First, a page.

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Effects of Sarcoptic Mange on Coyotes at Wind Cave National Park
Jamie M. Chronert, Jonathan A. Jenks, Daniel E. Roddy, Margaret A. Wild and Jenny G. Powers
The Journal of Wildlife Management
Vol. 71, No. 6 (Aug., 2007), pp. 1987-1992
Stable URL: http://www.jstor.org/stable/4496294
Page Count: 6
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Home-range size and population abundance indices of coyotes (Canis latrans) have not been documented in Wind Cave National Park, South Dakota, USA. In 2003 and 2004, we captured a total of 26 coyotes and radiocollared 22 adults (12 F, 10 M). In 2003 and 2004, 2 of 17 (12%) and 5 of 9 (56%) coyotes, respectively, were infected with sarcoptic mange (Sarcoptes scabiei) at the time of capture. Thus, objectives were modified to document effects of the mange epizootic on the coyote population. In 2003, home-range (adaptive-kernel) sizes for male coyotes with mange and those considered healthy were 8.26 ± 1.63 (SE) km² and 9.67 ± 2.80 km², respectively. In 2004, home-range sizes for those male coyotes with and without mange were 22.69 ± 9.06 km² and 12.51 ± 2.73 km², respectively. Male home-range size did not differ between years (P = 0.14) or by status (with or without mange; P = 0.84). Survival of collared coyotes was 60% at the end of 2003. Results from fecal line transects, an index of relative abundance, indicated that the coyote population decreased by 48% from 2003 to 2004. Continued monitoring of sarcoptic mange epizootics will enable managers to assess the effects of mange on coyote populations.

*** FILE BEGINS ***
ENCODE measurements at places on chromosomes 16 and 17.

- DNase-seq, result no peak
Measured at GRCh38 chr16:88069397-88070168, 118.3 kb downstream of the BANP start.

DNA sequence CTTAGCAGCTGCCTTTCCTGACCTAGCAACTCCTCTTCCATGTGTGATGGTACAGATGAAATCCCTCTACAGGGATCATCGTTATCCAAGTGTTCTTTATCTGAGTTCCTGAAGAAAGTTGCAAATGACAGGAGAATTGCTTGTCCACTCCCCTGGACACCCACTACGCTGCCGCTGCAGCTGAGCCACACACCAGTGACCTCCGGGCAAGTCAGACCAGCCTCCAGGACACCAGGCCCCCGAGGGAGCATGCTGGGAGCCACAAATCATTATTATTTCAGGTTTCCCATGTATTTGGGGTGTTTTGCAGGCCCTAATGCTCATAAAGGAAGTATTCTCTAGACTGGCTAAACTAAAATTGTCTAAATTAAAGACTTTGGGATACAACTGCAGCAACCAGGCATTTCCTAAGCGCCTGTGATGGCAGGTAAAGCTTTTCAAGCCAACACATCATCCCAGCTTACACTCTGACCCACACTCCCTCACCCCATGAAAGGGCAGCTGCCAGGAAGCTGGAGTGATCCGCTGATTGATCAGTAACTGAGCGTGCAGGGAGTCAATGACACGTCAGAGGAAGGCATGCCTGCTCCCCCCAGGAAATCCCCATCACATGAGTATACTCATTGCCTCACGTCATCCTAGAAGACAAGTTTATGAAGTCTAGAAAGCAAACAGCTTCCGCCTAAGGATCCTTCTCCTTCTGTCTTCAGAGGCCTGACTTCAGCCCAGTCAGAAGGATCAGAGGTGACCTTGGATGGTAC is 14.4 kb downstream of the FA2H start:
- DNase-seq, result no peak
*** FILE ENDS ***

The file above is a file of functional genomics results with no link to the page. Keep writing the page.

The Journal of Wildlife Management © 2007 Wiley